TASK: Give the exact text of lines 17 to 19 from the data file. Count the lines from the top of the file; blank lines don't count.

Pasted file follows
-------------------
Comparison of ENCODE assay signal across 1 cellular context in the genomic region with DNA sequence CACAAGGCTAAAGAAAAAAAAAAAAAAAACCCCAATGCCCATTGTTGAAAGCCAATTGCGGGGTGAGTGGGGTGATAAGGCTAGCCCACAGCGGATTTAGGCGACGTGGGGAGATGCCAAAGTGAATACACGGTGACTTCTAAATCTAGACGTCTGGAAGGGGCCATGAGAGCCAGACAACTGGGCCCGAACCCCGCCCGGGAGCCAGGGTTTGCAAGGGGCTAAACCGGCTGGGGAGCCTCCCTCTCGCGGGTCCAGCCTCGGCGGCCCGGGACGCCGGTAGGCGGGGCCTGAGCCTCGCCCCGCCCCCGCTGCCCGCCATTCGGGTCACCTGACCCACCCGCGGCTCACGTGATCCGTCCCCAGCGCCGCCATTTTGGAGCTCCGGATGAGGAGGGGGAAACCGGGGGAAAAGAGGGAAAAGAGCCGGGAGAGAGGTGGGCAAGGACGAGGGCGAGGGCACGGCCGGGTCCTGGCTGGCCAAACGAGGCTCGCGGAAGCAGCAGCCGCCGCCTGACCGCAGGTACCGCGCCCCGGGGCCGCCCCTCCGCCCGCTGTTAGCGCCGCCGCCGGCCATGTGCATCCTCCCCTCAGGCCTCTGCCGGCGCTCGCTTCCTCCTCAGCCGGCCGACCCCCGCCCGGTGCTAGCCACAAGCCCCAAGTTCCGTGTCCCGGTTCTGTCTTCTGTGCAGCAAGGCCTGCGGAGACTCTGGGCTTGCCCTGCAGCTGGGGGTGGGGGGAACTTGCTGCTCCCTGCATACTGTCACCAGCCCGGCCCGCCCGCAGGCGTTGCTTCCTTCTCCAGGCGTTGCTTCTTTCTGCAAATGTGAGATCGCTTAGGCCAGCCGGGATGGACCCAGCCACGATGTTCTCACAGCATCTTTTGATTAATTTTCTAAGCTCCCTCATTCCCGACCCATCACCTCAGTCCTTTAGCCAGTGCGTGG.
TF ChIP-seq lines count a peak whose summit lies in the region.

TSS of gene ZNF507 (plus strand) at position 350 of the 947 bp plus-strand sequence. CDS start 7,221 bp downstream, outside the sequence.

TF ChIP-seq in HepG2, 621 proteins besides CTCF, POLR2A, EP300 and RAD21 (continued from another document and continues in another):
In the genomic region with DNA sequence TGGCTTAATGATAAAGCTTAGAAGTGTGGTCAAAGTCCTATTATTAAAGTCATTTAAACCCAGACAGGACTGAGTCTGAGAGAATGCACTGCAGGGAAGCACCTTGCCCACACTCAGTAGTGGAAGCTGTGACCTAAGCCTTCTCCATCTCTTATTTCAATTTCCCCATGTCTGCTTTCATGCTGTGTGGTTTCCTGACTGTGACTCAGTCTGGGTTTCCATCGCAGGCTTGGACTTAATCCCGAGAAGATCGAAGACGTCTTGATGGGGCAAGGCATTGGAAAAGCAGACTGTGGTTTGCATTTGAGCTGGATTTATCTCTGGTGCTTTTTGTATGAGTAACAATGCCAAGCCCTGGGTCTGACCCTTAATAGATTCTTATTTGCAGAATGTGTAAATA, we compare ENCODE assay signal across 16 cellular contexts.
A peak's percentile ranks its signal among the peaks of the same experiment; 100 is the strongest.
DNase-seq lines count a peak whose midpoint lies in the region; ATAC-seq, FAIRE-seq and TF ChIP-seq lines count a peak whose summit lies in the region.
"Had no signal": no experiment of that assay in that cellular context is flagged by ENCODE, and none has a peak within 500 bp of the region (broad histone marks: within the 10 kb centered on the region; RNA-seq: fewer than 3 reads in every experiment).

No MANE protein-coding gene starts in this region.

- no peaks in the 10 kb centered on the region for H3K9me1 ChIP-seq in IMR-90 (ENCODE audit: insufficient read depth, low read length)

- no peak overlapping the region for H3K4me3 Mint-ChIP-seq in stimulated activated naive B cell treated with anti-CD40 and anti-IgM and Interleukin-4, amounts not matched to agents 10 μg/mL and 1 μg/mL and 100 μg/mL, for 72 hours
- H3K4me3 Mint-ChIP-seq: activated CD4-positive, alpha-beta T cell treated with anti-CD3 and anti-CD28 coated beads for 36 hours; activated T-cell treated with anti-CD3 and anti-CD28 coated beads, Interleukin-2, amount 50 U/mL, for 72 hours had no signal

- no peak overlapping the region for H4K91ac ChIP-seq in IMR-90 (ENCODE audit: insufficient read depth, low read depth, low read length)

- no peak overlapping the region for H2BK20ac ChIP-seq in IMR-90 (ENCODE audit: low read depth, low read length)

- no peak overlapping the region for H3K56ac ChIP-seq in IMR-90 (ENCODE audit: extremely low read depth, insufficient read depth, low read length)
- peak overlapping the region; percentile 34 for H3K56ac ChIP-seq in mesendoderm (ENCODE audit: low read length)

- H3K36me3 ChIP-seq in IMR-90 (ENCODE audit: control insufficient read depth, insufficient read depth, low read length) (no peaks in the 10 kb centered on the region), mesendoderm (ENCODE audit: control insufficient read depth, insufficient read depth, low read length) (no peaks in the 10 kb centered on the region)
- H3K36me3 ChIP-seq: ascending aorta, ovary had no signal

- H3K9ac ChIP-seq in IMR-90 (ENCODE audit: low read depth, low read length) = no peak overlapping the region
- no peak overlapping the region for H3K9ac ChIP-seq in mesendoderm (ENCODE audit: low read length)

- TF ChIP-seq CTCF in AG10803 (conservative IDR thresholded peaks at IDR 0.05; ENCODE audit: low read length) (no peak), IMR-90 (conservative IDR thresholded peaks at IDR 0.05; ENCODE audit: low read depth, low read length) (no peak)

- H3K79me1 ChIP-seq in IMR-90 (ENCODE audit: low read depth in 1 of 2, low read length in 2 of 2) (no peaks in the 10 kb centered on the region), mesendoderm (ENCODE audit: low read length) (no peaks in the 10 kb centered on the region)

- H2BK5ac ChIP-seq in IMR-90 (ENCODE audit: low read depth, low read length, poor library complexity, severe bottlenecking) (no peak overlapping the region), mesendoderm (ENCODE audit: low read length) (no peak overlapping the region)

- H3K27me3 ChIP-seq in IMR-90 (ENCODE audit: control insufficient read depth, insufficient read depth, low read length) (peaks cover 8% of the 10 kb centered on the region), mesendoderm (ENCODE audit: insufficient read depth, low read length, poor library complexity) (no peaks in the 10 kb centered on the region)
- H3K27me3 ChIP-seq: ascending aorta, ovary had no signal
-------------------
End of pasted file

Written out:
- H3K36me3 ChIP-seq in IMR-90 (ENCODE audit: control insufficient read depth, insufficient read depth, low read length) (no peaks in the 10 kb centered on the region), mesendoderm (ENCODE audit: control insufficient read depth, insufficient read depth, low read length) (no peaks in the 10 kb centered on the region)
- H3K36me3 ChIP-seq: ascending aorta, ovary had no signal

- H3K9ac ChIP-seq in IMR-90 (ENCODE audit: low read depth, low read length) = no peak overlapping the region